7. Hi Asha! This doesn't seem to be red chard, to make sure I compared the two in Google Images - and it came up with different pix (leaves) for both. The recipe book I used gave the Hindi name as Chaulai and Kannada name as Dantu for the green version of this. Thotakoora in Telugu and Mulaikeerai in Tamil - don't know if the red has its own name in these languages. It's also called Lal Sag in Hindi.
    And yes, Disco anything is hilarious!
    Thank you, Viji.
    Mallika, hope your question was answered. "I am a Disco Dancer - zindagi meri pakaana" - is that what we should sing?
    Prema, thank you.
    Krishnaarjuna, thank you.
    Sandeepa, thank you.

  8. Hi sra
    so u discovered a filmy name for this lefy veg!great!!enjoyed ur write up!!very funny !!normally in India if one film comes after that clothes and all will get the hero or heroine's names.but now veggies also coming up like that!1hee hee..
    the color of the dish is good!

  9. It does sound interesting. I've never seen this or tasted it. Love to try it sometime.

  10. if iam not wrong i guess its kempu harive(kannada). its quite common green(err!!! red stems) in my mom's kitchen. i am quite fond of this veg and my fav are sambar and palya.
    very good writeup sra. i always enjoy reading it:)

  11. Disco greens!! Hahhaahaaa!! How funny! I quite like these greens, err... reds!

  12. Hi Sra,
    I had heard of disco sarees , bangles but they have not left vegetables now :))) Enjoyed reading the whole write up on Amaranth. Here locals call it lal palak :)

  13. Sra,
    I was confused whether this was "lal Saag" but when Asha said "Red Chard" I thought ok that is it
    I have not tried the Chard but the Lal saag was a big favourite at home in India, more so because the rice would turn a nice pink with this. Have seen this sometimes in the Asia/Chinese stores here.

  14. Thank you, Swapna, yes, isn't the colour lovely?
    Kalyn, I don't see it often myself.
    Thanks a bunch, Sia.
    Jyothsna, thanks for stopping by.
    Archana, thanks.
    Sandeepa, the red chard I saw on the Net had red stems and red veins but the leaves were green. And it's a different shape altogether. Guess where I saw this picture - on a Net shopping & gifting site!!! I wonder how they will ship it and keep it fresh!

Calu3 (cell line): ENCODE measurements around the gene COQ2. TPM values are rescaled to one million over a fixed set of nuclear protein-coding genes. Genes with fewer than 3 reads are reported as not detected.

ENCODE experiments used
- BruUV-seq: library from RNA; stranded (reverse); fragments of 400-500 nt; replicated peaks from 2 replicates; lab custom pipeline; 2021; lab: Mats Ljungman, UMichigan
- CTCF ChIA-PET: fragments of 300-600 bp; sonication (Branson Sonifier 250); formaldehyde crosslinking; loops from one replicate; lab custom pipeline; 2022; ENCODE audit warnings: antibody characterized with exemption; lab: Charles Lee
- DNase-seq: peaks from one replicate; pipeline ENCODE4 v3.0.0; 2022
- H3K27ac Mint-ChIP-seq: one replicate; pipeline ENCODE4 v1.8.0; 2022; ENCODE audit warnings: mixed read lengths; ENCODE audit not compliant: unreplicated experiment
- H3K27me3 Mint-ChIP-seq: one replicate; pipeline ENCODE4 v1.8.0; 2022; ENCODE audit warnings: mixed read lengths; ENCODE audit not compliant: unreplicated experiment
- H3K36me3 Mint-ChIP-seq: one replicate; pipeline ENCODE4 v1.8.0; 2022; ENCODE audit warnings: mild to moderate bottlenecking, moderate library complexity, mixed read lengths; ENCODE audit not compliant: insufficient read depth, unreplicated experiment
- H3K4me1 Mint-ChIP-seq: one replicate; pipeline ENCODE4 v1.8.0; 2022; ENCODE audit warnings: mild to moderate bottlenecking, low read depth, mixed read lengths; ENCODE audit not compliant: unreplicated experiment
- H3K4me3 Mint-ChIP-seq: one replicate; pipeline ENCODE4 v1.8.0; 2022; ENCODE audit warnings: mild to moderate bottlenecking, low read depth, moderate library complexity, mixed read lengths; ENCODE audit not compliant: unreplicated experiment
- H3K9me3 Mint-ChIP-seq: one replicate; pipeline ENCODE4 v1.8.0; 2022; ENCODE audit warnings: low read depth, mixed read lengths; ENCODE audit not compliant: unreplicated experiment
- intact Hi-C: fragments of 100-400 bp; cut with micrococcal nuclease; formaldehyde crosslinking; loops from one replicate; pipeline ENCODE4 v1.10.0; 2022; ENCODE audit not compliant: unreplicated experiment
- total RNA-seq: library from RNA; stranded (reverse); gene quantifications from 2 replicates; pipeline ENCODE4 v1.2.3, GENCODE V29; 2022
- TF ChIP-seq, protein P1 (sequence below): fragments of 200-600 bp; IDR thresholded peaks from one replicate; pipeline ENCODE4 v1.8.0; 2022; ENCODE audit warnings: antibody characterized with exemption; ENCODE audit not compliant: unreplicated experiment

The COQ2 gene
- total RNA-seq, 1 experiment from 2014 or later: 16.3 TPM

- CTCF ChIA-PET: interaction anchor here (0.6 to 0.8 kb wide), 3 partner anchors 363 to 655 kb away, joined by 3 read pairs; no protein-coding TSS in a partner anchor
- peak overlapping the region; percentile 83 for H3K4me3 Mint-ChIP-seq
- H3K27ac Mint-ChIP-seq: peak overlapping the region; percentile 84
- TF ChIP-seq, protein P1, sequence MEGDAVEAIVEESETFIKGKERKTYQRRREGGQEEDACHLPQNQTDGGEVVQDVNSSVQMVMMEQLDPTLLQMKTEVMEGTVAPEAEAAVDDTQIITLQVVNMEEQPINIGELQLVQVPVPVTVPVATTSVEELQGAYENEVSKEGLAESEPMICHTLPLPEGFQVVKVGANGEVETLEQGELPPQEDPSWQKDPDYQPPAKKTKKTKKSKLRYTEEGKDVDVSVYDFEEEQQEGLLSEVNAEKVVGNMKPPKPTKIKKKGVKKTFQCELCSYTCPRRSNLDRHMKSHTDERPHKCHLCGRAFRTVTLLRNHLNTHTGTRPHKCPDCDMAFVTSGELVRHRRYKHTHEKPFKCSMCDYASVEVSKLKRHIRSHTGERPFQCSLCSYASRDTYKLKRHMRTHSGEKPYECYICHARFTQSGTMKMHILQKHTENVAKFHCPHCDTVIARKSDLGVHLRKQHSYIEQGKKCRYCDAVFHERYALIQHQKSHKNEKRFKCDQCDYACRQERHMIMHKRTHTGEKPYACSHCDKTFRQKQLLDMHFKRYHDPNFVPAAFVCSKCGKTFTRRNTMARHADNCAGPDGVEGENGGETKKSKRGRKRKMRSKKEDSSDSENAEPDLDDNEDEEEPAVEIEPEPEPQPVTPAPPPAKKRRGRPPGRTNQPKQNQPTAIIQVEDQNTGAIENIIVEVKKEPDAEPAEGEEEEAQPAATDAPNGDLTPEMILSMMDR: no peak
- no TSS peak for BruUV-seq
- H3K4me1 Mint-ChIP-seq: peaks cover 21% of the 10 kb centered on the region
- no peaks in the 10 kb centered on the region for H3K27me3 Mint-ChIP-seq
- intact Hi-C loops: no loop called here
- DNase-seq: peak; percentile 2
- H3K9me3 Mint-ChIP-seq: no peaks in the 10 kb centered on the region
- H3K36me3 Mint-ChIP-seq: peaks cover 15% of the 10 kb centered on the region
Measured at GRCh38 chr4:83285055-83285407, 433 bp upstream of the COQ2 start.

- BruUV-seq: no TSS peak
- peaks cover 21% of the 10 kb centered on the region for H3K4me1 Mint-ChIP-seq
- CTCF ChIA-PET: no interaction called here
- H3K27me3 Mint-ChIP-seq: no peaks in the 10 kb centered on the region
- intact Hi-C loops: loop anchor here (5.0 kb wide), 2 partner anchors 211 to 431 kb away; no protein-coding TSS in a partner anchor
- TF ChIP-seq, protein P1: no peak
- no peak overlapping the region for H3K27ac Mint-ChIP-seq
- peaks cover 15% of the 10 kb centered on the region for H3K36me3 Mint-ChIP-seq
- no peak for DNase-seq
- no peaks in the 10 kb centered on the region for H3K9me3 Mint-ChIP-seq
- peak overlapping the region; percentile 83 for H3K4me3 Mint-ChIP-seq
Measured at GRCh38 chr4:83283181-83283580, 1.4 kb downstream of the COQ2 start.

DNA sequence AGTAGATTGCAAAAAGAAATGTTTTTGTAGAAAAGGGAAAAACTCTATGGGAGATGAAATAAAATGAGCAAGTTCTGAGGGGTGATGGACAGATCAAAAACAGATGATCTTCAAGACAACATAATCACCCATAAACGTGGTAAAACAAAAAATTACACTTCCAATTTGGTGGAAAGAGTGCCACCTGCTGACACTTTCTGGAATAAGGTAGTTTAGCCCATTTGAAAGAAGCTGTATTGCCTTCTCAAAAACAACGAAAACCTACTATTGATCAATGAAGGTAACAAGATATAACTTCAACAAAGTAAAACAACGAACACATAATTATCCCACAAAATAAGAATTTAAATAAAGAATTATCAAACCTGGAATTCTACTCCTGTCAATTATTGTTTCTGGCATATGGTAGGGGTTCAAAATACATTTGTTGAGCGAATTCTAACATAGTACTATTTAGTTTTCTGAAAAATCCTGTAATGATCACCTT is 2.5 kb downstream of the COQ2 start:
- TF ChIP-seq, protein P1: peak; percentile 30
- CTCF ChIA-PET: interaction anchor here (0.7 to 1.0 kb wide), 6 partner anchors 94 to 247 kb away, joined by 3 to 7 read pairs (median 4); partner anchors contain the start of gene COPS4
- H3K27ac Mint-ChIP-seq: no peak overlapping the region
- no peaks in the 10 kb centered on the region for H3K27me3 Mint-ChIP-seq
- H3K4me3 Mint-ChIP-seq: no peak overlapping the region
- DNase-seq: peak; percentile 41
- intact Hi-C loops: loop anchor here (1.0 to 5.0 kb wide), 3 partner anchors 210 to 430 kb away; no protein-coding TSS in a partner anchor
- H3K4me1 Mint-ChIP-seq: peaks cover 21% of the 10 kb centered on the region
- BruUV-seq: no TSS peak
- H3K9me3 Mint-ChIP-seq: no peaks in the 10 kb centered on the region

15. Amaranth in Canada is something quite different from chard - a tall plant, mainly grown for the grain. I never heard of it eaten as a vegetable before, nice post!

  16. The colour is lovely. Never knew about the leaves. Here we only get the crops. :(
    Thanks for sharing the information. :))

  17. hahah...Very catchy name and enjoyed the write up too :)

  18. Hi Sra, first time here...loved your write up...

  19. Disco

    Yerra thotakura, isn't it? But this recipe is something new to me.

  20. hey whats up ? Busy, busy ?

  21. Pepper, thanks. Amaranth IS different from chard - the grain here is almost a speciality food, or available only when a certain festival comes around. The leaves are very common food in India.
    Helene, thank you. It is a nice colour, isn't it?
    Mishmash, thank you.
    Sunita, welcome, and thanks.
    Sailu, yes, it's yerra thotakura. I think this is just the second time I've cooked it myself.
    Sandeepa, yes, busy with a holiday! But am back now, came back a few hours ago, thanks for asking.

  22. Hats off to the world of google and internet!! I was dreamily remembering amma's bhajji amshi which she used to make about once a year, usually in the monsoon. But I did not have the exact recipe.. so I "googled'.. and out popped your version, which came out exactly as hers did. Only jaggery is an integral part of this dish.. it is a sweet and sour kind of dish, traditionally eaten along with rice gruel (and hot ghee.... mmm) during the monsoons when fresh veggies were hard to come by. Thanks again.

  23. Nutan, glad I was able to help. Thanks for letting me know, nice to know it tasted authentic.

  24. HI SRA,
    The bhajji amshi is a very popular saraswat receipe. Cooking with green leaft vegetable is an awesome book and a very rare book to find. The book is the only one with such details of the leafy vegs with food values.

  25. Hi Supriya,
    The book Cooking with green leafy vegetables..when u said it's an 'awesome & rare book' there a personal connection u have to it? Just wondering :)

  26. Supriya, sorry I took a while to get back to this comment. Even I'm curious to know - any family connection to the author?